The Rhythm Section (EON Productions)


#42

Well, the focus here is on the current project NANCY. And the RHYTHM SECTION is probably tied up in the financier problems - no use trying to stir up a journalist asking questions about it. Better to focus on the current project for the London Film Festival.

But a very sensible quote from BB is in this article which will probably assure many here:

“Bond is male,” she said. “He’s a male character. He was written as a male and I think he’ll probably stay as a male.

“And that’s fine. We don’t have to turn male characters into women. Let’s just create more female characters and make the story fit those female characters.”


#43

What many fans argue for years, yes.


#44

Well said Miss Brocolli. Now get on with the show


#45

Incidentally Blake Lively was quite good in the film “A Simple Favour” which I saw recently - a sort of missing person comedy/mystery


#46

Yet another article that leaves a key word out of it’s headline quote in order to make it absolute and therefore more clickable.

The word ‘today’ was absent in the Danny Boyle headline turning his statement into something it wasn’t. Now we have The Guardian leaving out the word ‘probably’ and using ‘journalistic license’ to somehow reinterpret her answer with the word ‘never’.

Tabloid journalism is alive and well, even in the Guardian. They should be honest about it and make their logo red.


#47

My take: we should not overinterpret “probably”.

Sure, BB - as every shrewd PR-specialist - always tries to leave something to speculation. But the rest of the quote makes it very obvious that she does not intend to change Bond´s gender and rather invent new female characters.


#48

I think the probably was more covering her back in case. I assume she’s a believer in the entertainment superstition that saying something will never happen is guaranteed to make that exact thing happen.


#49

I don’t see her making Bond female, but swapping ‘probably’ for ‘never’ is taking the mick.


#50

Tbh I’m still bemused why The Rhythm Section didn’t come up. It’s an exact example of what BB is saying is the right way to do that - Jane Bond would be tokenism, Stephanie Patrick is potentially a role actresses can keep making their own for generations.


#51

Maybe it did come up, but journalist didn’t think it interesting enough to include.

Seems a dumb decision for a journalist to make, but so is making ‘probably’ an absolute.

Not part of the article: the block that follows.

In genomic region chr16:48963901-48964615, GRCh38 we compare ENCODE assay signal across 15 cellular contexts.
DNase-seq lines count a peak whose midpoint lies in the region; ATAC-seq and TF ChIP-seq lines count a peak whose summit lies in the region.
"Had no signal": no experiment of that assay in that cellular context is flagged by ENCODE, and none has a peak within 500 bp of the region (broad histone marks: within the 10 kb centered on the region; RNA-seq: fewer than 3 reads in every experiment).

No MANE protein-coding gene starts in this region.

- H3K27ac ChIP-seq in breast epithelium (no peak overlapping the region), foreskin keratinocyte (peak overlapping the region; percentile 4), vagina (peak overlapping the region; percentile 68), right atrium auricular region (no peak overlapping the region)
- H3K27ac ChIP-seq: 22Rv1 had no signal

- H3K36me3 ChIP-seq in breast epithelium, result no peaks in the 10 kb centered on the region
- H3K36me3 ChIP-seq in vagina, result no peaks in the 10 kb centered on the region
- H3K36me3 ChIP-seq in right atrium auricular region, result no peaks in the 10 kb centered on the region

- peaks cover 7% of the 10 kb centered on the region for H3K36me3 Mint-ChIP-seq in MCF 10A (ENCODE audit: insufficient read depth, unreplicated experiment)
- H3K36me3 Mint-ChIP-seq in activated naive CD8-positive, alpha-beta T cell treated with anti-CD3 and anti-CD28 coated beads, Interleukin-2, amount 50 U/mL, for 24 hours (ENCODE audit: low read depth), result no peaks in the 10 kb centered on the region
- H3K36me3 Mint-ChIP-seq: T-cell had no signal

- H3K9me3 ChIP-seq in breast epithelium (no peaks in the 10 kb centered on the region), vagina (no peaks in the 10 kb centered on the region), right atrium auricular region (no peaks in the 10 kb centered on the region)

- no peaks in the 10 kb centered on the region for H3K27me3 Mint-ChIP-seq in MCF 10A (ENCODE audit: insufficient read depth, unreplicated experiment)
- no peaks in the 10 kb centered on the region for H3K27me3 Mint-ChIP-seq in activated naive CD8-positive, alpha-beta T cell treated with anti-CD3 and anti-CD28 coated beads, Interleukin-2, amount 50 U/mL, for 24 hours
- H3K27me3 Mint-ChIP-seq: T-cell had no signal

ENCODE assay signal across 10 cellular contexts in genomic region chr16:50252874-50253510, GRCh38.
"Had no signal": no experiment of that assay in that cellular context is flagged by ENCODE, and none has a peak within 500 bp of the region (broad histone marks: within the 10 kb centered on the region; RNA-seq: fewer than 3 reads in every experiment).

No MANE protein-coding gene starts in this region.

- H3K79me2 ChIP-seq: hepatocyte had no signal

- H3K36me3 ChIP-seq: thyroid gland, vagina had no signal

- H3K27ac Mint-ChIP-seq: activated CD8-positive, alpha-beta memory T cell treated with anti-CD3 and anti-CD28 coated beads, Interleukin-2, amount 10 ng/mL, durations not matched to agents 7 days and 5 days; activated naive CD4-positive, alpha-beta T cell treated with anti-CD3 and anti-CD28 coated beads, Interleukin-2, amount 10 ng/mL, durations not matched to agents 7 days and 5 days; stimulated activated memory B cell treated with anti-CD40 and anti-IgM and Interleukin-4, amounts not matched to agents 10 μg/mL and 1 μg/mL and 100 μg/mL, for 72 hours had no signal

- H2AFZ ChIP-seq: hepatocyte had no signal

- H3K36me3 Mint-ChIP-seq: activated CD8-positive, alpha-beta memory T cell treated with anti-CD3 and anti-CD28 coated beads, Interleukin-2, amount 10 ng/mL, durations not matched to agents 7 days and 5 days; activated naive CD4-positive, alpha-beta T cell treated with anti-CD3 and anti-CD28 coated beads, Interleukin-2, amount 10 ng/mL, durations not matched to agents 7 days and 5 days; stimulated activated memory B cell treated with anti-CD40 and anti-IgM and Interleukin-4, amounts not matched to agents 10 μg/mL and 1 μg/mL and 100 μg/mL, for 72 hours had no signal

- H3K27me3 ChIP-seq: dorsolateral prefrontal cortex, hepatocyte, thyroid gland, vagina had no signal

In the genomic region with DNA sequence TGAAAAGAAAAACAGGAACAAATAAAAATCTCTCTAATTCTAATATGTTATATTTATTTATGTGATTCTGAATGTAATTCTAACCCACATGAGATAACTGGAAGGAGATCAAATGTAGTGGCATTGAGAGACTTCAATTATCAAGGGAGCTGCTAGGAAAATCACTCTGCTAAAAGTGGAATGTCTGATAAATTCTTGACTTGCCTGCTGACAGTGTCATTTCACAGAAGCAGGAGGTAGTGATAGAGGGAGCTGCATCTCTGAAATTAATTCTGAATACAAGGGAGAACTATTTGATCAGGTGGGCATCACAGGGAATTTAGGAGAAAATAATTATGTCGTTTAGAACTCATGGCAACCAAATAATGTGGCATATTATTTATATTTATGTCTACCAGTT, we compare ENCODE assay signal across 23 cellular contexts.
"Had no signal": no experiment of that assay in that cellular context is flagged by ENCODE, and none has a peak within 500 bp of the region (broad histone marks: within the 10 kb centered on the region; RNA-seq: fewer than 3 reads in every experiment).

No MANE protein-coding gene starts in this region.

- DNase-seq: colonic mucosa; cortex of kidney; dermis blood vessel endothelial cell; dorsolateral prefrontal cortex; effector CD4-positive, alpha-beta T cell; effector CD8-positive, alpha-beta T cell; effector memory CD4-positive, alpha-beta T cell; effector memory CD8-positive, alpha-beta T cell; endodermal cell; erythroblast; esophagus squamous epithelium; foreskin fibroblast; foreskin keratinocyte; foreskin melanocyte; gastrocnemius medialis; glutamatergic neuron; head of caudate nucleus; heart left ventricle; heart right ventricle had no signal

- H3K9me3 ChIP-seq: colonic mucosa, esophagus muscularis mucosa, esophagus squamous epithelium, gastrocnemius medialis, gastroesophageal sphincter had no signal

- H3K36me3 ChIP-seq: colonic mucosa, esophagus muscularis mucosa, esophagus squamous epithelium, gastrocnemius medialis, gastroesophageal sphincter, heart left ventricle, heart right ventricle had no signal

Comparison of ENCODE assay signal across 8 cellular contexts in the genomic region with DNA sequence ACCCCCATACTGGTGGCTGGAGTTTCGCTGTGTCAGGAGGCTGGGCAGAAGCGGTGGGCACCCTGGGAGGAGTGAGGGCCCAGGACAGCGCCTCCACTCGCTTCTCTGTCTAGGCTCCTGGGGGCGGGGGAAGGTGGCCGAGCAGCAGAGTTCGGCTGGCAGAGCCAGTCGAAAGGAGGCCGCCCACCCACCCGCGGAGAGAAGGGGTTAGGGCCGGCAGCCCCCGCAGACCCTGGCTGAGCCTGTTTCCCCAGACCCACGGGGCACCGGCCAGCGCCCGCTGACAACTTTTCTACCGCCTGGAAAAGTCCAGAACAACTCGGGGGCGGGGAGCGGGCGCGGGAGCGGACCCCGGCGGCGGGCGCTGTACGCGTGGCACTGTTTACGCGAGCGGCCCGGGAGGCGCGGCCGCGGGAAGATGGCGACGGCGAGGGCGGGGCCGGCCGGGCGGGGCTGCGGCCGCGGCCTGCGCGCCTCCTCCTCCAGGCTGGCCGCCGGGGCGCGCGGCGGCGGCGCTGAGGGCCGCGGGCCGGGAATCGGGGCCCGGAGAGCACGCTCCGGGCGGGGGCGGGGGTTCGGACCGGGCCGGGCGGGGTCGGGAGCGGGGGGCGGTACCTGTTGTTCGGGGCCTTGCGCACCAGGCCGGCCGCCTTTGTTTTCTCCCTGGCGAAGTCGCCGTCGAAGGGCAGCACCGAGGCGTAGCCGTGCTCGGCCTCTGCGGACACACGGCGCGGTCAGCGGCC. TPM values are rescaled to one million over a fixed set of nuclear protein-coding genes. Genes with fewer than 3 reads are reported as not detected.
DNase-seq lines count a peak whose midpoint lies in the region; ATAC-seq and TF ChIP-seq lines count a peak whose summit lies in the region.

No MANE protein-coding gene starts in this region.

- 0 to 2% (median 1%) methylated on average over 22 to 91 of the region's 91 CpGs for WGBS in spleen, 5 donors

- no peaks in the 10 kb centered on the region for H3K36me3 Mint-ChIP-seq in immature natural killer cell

Or maybe it was a courtesy to B.B. so she could avoid discussing the unfortunate shambles the production has been.


#52

Very likely all of the above, with emphasis on the latter.

The Rhythm Section is currently right in the middle of the hottest part of development hell, the neighbourhood where the nearly finished and ready-to-release films reside. And nobody can really tell if and when it will see its premiere. Given that sorry state of affairs it’s probably doing all involved players a favour not to mention the production; at least until further notice.


#53

If they’re having difficulties finding funds to finish, then maybe we’ll see the premiere in 2121, once Bond 25 eases lender’s nerves.


#54

But if the problem is lack of funds then surely a little media attention could help things. Building some anticipation and demand for the film could make it look like a more appealing investment opportunity.


#55

2121… probably nobody here will see it then. :wink:


#56

The difficulty in business matters is that they rarely concern just funds but nearly always a whole range of related issues.

A couple of people agree to combine their efforts to make a film. A body is formed to do this and all agree to a specific set of obligations: who does what with whose funds and who gets what out of the venture in the simplest of terms.

Now if one of the players isn’t able to fulfill his/her obligations that automatically influences all other associates. That alone can already involve a legal nightmare. Getting the train back on track often then needs means beyond just more money. Associates have to agree, new partners may mean a different share of profits (bad) or even influence on the product (worse) - in short, it’s all a veritable nightmare and can really prevent a film from meeting its audience near-indefinitely.

And that’s not even taking into account work that still has to be done on the production, people whose paycheque hasn’t been written yet, or the whole taxes and fees thingy.

Mind you, all this can be sorted. But there’s a reason it takes its time and experience teaches it probably works best with as little noise as sensibly possible.


#57

Hopefully that typo doesn’t prove to be prophetic!


#58

Between this and MGM, how much must EON hate the words “production partner” at this point? :roll_eyes:


#59

How about we all club together at CBN and replace MGM as Eon’s partner.

That’ll be smooth sailing in the writer’s room, though they may need a bigger room :wink:


#60

We’d make a great think tank. We already are. Just a promise of tickets to the premières would be adequate compensation.


#61

All the premières